University of Michigan
News for Faculty and Staff

October 19, 2018

In The News

October 19, 2018

“With high-resolution cameras and all the other remote-sensing instruments at different wavelengths, it’s quite possible we’re going to find very new features that we have not thought about possibly existing on Europa,” said Xianzhe Jia, associate professor of climate and space sciences and engineering, who has found evidence of vapor plumes on Jupiter’s moon Europa.

The Atlantic

October 19, 2018

Molly Welch-Marahar, policy fellowship program manager for the Center for Healthcare Research & Transformation, says proposed regulations could jeopardize an invaluable component to the substance abuse treatment network — recovering addicts helping those in treatment: “There’s more and more support for the mode of peer support being critical in engaging people in recovering and ensuring long-term stability.”

Bridge Magazine

October 19, 2018

Matt Bernhard, doctoral student in computer science and engineering, has shown in videos how he can defeat plastic security ties that counties across Michigan use to protect ballot bags, the cases that store voting machines and the ports that store the memory cards on optical-scan machines, which record paper ballots scanned into them.

Motherboard

October 18, 2018

“They’re just computers at the end of the day. Often with voting machines, when you open it up, it’s not that different from a desktop PC or mobile device. The only difference is that it’s going to be 10 years out of date, or sometimes 20 years,” said J. Alex Halderman, professor of electrical engineering and computer science.

ABC News

October 18, 2018

Research led by Devin Gill, stakeholder engagement specialist at the Cooperative Institute for Great Lakes Research, found that harmful algal blooms have changed the way many Lake Erie recreational anglers and charter captains fish: “For some of them, it looks unnatural. It looks like the lake is sick.”

Great Lakes Echo

October 18, 2018

“If you were here in 1817, Michigan would have seemed an entirely indigenous space. It was dominated by native peoples. … There’s still (a) significant native population in the state of Michigan. There are 14 reservations, 14 communities,” said Michael Witgen, associate professor of history and American culture, and director of Native American studies.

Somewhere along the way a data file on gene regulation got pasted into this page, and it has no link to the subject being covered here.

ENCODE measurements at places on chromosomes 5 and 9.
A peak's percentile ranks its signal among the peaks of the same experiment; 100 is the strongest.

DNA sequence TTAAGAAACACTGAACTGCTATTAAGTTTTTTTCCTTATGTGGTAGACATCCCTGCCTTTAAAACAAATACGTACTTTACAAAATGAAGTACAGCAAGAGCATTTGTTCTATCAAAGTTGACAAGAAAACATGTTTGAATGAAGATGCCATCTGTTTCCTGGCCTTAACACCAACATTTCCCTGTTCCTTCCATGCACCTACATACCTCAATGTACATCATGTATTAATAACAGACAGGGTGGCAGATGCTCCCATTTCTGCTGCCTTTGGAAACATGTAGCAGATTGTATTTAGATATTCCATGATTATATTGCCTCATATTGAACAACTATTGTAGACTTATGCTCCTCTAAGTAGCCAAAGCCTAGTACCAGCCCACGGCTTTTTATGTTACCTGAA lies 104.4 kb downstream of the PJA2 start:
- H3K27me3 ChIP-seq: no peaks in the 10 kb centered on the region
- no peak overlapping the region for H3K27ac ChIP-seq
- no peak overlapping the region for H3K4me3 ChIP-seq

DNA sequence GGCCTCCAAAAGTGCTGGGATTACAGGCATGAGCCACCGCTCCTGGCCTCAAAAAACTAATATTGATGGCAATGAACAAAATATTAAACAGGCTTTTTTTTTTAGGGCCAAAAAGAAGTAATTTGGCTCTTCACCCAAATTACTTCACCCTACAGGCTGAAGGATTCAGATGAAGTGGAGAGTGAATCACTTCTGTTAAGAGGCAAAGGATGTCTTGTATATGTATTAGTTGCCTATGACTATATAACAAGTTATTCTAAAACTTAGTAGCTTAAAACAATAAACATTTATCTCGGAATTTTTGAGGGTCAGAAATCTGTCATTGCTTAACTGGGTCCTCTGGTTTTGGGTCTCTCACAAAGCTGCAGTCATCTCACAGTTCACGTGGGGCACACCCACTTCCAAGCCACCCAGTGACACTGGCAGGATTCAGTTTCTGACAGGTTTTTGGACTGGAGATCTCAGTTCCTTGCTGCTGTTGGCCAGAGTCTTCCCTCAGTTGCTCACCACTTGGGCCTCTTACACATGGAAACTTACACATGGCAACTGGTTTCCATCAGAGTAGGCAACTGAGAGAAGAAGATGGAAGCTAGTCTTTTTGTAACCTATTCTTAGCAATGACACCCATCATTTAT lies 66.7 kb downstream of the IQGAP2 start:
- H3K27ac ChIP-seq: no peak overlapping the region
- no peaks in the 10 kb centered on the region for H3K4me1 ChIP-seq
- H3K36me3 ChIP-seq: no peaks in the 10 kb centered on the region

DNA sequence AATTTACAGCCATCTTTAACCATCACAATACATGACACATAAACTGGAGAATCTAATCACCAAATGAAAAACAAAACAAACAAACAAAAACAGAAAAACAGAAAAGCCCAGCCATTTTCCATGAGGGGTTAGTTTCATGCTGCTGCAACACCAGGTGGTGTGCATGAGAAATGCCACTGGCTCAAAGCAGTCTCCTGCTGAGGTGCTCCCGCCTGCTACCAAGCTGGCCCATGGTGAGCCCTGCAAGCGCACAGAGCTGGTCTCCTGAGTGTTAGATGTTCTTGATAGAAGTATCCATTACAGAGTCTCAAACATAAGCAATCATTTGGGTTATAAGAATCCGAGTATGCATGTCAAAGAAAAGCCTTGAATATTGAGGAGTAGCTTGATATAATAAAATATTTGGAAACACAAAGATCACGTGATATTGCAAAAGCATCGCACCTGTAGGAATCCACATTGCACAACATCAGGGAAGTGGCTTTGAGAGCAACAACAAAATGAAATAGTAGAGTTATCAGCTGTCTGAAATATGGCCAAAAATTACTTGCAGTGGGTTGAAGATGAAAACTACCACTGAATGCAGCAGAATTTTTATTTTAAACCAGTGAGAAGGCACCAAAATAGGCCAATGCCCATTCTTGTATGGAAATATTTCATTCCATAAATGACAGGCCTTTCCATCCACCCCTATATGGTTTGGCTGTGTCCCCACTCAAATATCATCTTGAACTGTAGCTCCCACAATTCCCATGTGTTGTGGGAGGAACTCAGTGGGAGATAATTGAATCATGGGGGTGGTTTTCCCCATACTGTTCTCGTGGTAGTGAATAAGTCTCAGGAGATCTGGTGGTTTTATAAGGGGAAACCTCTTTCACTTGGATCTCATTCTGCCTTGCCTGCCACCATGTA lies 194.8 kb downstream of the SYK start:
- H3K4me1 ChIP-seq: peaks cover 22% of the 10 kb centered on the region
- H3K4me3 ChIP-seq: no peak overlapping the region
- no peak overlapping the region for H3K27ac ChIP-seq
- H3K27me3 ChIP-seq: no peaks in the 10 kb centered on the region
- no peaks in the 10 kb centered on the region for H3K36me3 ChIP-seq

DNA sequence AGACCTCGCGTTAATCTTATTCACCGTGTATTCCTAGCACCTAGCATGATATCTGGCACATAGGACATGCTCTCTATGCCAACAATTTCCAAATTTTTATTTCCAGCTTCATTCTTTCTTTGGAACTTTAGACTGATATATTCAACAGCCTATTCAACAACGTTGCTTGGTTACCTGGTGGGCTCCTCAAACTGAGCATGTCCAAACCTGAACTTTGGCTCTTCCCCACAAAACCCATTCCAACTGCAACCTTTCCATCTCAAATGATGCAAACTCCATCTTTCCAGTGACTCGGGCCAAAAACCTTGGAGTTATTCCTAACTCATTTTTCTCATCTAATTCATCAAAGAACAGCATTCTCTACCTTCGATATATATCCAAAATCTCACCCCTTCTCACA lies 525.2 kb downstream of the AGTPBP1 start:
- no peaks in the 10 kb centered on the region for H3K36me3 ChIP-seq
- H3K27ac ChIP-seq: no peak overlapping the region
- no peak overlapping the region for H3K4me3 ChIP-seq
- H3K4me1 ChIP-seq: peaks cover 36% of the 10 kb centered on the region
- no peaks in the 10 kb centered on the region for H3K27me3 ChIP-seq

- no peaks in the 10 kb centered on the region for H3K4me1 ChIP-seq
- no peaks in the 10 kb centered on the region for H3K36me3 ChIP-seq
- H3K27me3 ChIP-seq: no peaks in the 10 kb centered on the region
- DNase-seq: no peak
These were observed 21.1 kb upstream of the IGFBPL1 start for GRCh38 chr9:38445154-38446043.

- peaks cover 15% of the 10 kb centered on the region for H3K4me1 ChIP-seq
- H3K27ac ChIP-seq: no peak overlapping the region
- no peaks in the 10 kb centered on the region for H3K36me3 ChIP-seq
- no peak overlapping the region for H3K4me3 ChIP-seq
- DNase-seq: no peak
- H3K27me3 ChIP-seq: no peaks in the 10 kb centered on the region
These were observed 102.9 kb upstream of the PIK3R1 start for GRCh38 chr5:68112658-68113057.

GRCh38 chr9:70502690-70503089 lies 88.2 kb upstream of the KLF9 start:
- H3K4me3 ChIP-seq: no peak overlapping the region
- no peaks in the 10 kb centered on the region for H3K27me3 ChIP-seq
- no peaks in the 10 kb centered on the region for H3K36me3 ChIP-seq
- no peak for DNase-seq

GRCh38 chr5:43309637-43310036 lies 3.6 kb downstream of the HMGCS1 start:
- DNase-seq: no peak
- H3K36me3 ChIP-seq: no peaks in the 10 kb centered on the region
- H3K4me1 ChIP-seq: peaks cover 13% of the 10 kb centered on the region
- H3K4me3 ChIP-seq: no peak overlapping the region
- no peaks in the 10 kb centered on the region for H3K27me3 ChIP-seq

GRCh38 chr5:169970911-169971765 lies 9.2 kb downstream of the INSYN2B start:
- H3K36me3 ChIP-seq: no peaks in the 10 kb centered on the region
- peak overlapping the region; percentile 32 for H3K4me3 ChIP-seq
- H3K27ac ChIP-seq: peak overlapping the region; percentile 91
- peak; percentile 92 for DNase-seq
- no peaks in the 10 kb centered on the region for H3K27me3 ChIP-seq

Michigan Radio

October 17, 2018

“Most poor people are white. Putting a thumb on the scale for low-income students will help far more white students than black or Hispanic students,” said Susan Dynarski, professor of public policy, education and economics, raising doubts that pursuing socioeconomic diversity in admissions practices will help racially diversify a campus.

The Atlantic

October 17, 2018

“The abundance of programming and commercial viability of smaller audiences is making it possible for storytelling from a much wider range of experiences to finally be available,” said Amanda Lotz, professor of communication studies, on the plethora of streaming video services and niche programming.

Wired

October 17, 2018

David Moran, clinical professor of law, says a 2006 Supreme Court case he argued, but lost, permits police who violate the knock-and-announce rule to use incriminating evidence they find: “We couldn’t find a single case in which a jury had returned anything other than nominal damages for a violation of the knock-and-announce rule. … There’s really been no deterrent, no incentive to prevent the police from kicking down doors, even when it’s illegal.”

The Washington Post

October 16, 2018

“Partisanship is now a very important part of the average citizens’ compass for determining how they feel about not just issues but about each other,” said Nicholas Valentino, professor of political science and research professor at ISR’s Center for Political Studies.

The New York Times

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